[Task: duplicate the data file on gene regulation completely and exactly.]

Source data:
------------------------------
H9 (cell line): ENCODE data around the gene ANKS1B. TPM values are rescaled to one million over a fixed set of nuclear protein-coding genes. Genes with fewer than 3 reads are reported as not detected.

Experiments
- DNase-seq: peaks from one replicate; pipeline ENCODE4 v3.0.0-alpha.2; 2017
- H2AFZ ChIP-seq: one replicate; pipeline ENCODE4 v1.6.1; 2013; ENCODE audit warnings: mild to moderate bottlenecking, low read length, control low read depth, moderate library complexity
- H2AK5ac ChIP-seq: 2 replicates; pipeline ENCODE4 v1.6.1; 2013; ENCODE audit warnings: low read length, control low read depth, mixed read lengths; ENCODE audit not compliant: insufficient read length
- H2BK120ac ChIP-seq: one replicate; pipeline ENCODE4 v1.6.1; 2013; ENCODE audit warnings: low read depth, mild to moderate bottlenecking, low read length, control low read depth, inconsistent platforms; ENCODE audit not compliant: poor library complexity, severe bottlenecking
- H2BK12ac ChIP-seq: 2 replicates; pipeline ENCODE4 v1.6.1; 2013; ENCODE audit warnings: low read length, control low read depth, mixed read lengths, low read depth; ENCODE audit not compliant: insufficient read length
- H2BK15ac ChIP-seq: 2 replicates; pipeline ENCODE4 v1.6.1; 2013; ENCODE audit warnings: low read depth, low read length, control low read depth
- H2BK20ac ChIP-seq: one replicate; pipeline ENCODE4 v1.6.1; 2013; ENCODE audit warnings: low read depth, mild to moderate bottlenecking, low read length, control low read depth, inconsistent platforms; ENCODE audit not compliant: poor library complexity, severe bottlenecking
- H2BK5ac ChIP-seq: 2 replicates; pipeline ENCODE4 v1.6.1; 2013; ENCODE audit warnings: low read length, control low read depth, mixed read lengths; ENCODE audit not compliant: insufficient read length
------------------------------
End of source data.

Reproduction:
H9 (cell line): ENCODE data around the gene ANKS1B. TPM values are rescaled to one million over a fixed set of nuclear protein-coding genes. Genes with fewer than 3 reads are reported as not detected.

Experiments
- DNase-seq: peaks from one replicate; pipeline ENCODE4 v3.0.0-alpha.2; 2017
- H2AFZ ChIP-seq: one replicate; pipeline ENCODE4 v1.6.1; 2013; ENCODE audit warnings: mild to moderate bottlenecking, low read length, control low read depth, moderate library complexity
- H2AK5ac ChIP-seq: 2 replicates; pipeline ENCODE4 v1.6.1; 2013; ENCODE audit warnings: low read length, control low read depth, mixed read lengths; ENCODE audit not compliant: insufficient read length
- H2BK120ac ChIP-seq: one replicate; pipeline ENCODE4 v1.6.1; 2013; ENCODE audit warnings: low read depth, mild to moderate bottlenecking, low read length, control low read depth, inconsistent platforms; ENCODE audit not compliant: poor library complexity, severe bottlenecking
- H2BK12ac ChIP-seq: 2 replicates; pipeline ENCODE4 v1.6.1; 2013; ENCODE audit warnings: low read length, control low read depth, mixed read lengths, low read depth; ENCODE audit not compliant: insufficient read length
- H2BK15ac ChIP-seq: 2 replicates; pipeline ENCODE4 v1.6.1; 2013; ENCODE audit warnings: low read depth, low read length, control low read depth
- H2BK20ac ChIP-seq: one replicate; pipeline ENCODE4 v1.6.1; 2013; ENCODE audit warnings: low read depth, mild to moderate bottlenecking, low read length, control low read depth, inconsistent platforms; ENCODE audit not compliant: poor library complexity, severe bottlenecking
- H2BK5ac ChIP-seq: 2 replicates; pipeline ENCODE4 v1.6.1; 2013; ENCODE audit warnings: low read length, control low read depth, mixed read lengths; ENCODE audit not compliant: insufficient read length